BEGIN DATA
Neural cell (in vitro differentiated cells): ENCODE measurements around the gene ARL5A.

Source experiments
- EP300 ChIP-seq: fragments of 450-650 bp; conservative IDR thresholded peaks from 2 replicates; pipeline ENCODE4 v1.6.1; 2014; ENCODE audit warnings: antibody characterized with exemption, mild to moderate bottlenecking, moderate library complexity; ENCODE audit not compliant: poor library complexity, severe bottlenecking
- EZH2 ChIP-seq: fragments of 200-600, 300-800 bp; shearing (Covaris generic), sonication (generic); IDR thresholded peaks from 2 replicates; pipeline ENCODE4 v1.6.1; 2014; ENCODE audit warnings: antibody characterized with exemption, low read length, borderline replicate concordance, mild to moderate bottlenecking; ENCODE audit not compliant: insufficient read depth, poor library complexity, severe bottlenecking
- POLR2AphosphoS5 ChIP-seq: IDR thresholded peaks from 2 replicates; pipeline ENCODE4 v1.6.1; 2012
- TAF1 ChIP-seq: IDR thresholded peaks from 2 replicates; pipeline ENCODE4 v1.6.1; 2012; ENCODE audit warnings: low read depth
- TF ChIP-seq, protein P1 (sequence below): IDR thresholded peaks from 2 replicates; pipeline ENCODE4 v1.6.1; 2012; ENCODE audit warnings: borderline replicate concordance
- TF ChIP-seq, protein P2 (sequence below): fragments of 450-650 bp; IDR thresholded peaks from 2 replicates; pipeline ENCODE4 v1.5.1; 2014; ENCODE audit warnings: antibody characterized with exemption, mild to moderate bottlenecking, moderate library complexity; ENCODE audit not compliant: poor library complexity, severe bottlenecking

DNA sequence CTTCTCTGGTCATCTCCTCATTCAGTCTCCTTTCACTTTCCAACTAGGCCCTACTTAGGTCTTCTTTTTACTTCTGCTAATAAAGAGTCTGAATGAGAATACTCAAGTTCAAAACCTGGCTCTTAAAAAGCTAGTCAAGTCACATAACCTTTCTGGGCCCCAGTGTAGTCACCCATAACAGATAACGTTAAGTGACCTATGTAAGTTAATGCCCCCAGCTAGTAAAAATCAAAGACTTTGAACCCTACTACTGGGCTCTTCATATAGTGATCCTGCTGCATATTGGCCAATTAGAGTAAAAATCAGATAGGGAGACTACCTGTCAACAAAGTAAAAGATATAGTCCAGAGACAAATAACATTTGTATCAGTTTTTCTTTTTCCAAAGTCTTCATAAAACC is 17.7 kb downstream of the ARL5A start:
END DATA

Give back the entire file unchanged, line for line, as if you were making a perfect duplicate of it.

Neural cell (in vitro differentiated cells): ENCODE measurements around the gene ARL5A.

Source experiments
- EP300 ChIP-seq: fragments of 450-650 bp; conservative IDR thresholded peaks from 2 replicates; pipeline ENCODE4 v1.6.1; 2014; ENCODE audit warnings: antibody characterized with exemption, mild to moderate bottlenecking, moderate library complexity; ENCODE audit not compliant: poor library complexity, severe bottlenecking
- EZH2 ChIP-seq: fragments of 200-600, 300-800 bp; shearing (Covaris generic), sonication (generic); IDR thresholded peaks from 2 replicates; pipeline ENCODE4 v1.6.1; 2014; ENCODE audit warnings: antibody characterized with exemption, low read length, borderline replicate concordance, mild to moderate bottlenecking; ENCODE audit not compliant: insufficient read depth, poor library complexity, severe bottlenecking
- POLR2AphosphoS5 ChIP-seq: IDR thresholded peaks from 2 replicates; pipeline ENCODE4 v1.6.1; 2012
- TAF1 ChIP-seq: IDR thresholded peaks from 2 replicates; pipeline ENCODE4 v1.6.1; 2012; ENCODE audit warnings: low read depth
- TF ChIP-seq, protein P1 (sequence below): IDR thresholded peaks from 2 replicates; pipeline ENCODE4 v1.6.1; 2012; ENCODE audit warnings: borderline replicate concordance
- TF ChIP-seq, protein P2 (sequence below): fragments of 450-650 bp; IDR thresholded peaks from 2 replicates; pipeline ENCODE4 v1.5.1; 2014; ENCODE audit warnings: antibody characterized with exemption, mild to moderate bottlenecking, moderate library complexity; ENCODE audit not compliant: poor library complexity, severe bottlenecking

DNA sequence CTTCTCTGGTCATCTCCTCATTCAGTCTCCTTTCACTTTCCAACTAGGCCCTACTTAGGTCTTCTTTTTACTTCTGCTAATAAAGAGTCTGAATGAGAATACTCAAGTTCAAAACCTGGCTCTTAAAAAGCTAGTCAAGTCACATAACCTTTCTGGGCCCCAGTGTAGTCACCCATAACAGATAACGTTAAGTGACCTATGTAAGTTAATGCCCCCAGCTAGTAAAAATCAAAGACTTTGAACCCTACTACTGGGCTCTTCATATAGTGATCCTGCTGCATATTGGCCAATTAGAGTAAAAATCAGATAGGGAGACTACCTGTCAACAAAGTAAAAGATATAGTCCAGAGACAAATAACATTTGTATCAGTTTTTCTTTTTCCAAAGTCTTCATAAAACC is 17.7 kb downstream of the ARL5A start: